Growth and Exit Strategies

Set up your business from day one expecting growth and an eventual exit. The following checklist will help guide you through the process with practical tips along the way.

  1. Stay organized. “Due diligence” is one of the most time-consuming and important steps of any corporate finance and M&A transaction. To prepare for the due diligence phase and to ensure it goes as smoothly as possible, be sure to keep fully-executed and complete copies of all documentation, contracts and corporate records organized by type in an electronic format.
  2. Know the priorities of your stakeholders.  Every company has several categories of stakeholders, each with their own goals and priorities with respect to your business. Stakeholders include, for example, founders, creditors, investors, directors, customers and employees. Have conversations with your stakeholders in advance to understand their goals and priorities, and always assess deal terms being mindful of those priorities.
  3. Build your all-star team.  You will need a core group of internal and external members who are deeply invested in the success of the business. Well in advance of an M&A transaction, build your team of people who are dedicated, aligned, maniacally-focused and possess an expertise critical to the success of your mission. The team should consist of the CEO, CFO, controller, lead negotiator and external advisors such as legal counsel and accountants. Also, consider hiring an investment banker who can literally add dollar value to your enterprise by connecting you with potential buyers, checking market comparables, and otherwise streamline the process and advise on important deal terms and issues.
  4. For tech companies: Manage your IP carefully.  Usually for a technology company, a core aspect of enterprise value stems from the strength of its intellectual property portfolio. This includes patents, trademarks, copyrights, trade secrets and related rights. Be sure to get proprietary information and invention assignment agreements from all employees and contractors; get NDAs with everyone who has access to proprietary information (customers, vendors, employees, contractors, etc.); protect your IP in commercial contracts by making clear who owns what; and know the strengths and any potential weaknesses in your IP portfolio by doing periodic reviews with the help of experts.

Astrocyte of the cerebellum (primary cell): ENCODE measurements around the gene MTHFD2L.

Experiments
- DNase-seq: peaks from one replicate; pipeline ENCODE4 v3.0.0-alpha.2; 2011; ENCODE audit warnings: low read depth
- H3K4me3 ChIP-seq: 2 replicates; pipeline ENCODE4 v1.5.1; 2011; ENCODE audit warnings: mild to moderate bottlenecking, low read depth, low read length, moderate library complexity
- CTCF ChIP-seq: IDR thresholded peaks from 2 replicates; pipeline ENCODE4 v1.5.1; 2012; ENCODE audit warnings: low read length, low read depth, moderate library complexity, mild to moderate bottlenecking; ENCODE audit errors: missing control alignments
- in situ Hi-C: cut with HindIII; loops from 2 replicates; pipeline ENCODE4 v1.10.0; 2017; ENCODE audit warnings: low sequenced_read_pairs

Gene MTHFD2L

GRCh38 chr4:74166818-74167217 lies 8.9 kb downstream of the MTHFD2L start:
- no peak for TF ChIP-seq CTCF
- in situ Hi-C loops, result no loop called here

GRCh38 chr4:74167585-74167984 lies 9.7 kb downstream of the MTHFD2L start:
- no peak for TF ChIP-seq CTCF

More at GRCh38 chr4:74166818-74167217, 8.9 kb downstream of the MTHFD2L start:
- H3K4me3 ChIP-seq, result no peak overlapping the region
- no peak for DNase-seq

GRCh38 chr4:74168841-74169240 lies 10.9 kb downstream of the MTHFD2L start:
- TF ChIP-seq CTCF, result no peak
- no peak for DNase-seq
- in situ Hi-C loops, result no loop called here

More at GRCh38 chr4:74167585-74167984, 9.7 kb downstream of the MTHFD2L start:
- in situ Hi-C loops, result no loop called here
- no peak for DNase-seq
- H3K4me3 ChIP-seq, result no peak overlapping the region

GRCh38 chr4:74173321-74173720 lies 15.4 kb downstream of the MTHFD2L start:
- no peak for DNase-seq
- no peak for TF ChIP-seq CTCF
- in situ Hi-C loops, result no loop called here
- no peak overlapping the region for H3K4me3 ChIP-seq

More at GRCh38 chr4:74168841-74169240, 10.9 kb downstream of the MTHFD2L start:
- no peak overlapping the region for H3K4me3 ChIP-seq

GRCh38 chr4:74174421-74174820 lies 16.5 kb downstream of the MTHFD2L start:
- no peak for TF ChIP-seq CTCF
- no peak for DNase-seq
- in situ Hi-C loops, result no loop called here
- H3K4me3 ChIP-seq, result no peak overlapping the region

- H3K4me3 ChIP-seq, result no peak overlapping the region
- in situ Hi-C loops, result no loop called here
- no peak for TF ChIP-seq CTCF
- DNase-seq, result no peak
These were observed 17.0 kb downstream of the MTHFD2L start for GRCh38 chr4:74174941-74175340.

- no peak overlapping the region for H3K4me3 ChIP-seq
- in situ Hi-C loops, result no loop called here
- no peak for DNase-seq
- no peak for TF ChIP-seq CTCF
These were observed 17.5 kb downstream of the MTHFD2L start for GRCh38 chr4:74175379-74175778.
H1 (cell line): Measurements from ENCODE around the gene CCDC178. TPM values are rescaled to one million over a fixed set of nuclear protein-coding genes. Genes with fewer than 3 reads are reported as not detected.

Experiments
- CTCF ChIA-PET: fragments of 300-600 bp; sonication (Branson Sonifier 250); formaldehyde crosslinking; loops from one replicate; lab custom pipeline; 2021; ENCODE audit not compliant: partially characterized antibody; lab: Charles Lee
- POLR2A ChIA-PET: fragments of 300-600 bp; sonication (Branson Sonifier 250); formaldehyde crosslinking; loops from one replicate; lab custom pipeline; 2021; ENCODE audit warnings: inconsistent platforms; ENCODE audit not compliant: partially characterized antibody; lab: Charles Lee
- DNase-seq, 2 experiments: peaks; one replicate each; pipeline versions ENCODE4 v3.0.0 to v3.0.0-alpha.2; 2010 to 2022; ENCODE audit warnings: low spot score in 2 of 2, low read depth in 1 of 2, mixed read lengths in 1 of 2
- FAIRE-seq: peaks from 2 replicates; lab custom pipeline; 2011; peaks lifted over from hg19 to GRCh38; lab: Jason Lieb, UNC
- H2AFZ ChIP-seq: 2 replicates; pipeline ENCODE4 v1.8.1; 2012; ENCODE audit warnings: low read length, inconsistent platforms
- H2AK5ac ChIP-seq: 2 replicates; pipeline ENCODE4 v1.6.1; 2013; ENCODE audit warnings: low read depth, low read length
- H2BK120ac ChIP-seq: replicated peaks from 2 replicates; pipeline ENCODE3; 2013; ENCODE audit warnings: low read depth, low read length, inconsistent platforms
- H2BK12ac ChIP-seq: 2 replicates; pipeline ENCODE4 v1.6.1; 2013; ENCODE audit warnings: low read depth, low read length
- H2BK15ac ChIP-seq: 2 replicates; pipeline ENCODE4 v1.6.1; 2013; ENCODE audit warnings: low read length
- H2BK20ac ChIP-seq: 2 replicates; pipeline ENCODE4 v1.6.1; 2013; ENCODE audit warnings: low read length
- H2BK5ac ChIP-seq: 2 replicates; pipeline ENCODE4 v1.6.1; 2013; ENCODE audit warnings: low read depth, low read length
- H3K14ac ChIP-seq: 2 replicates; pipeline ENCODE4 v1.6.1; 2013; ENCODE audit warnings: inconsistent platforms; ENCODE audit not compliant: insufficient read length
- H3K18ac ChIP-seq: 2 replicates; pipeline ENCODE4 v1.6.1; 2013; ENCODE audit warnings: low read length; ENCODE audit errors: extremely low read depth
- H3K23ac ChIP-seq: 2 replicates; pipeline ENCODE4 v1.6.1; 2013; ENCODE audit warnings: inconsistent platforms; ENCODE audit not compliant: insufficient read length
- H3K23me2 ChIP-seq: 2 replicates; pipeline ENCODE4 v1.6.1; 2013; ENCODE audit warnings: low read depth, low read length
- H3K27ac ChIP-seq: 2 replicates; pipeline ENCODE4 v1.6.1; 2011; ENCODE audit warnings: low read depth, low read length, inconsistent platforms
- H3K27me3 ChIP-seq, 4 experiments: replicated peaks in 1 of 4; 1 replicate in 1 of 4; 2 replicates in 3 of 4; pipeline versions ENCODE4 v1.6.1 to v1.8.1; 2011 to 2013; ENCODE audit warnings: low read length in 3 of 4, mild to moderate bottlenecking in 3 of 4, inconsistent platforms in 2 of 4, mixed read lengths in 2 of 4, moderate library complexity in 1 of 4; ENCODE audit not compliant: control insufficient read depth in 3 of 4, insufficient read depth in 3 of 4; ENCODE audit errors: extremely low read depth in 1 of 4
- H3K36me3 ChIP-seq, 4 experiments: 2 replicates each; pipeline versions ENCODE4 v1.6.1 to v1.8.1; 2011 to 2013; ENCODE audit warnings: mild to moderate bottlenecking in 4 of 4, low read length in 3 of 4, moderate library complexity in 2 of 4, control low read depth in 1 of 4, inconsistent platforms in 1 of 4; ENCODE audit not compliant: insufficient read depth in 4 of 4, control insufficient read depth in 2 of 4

5. There will always be at least 3 surprises and the deal will always take longer than expected.  It is a well-known truth in M&A that all deals encounter at least 3 major issues that come up unexpectedly. The goal is to be prepared and identify potential issues in advance with the help of knowledgeable experts to help ensure that any surprises are as low-impact as possible. Similarly, since almost all deals take longer than expected, you should expect to be in it for the long haul. Don’t schedule any vacations until after the deal closes.
  6. Keep your eye on the ball.  The M&A process is distracting, time-consuming and stressful for the company and its employees, so don’t let the company’s performance suffer in the interim. Any dip in performance will be used against you in deal negotiations, and could lead to a reduction in the overall value of the company.
  7. Have realistic post-closing expectations.  You should have conversations with your stakeholders about their expectations for what will happen post-closing. Many transactions involve “earn-outs” which are post-closing payments contingent on some future milestones (for example, revenue targets), and about 50% of the time the “earn-out” pays out less than expected. Also, almost all private company M&A deals involve escrows or “holdbacks” of 5-15% of the overall deal value to cover post-closing indemnification claims. Claims are made in about 3/4 of all transactions with such features, so expect that to be the case in your deal and plan accordingly.

Additional Resources

For an excellent detailed guide to Mergers & Acquisitions, see the FAQ written by global consulting firm Protiviti at For more information on M&A post-closing escrow claim activity, see the 2015 SRS Acquiom M&A Claims Study at

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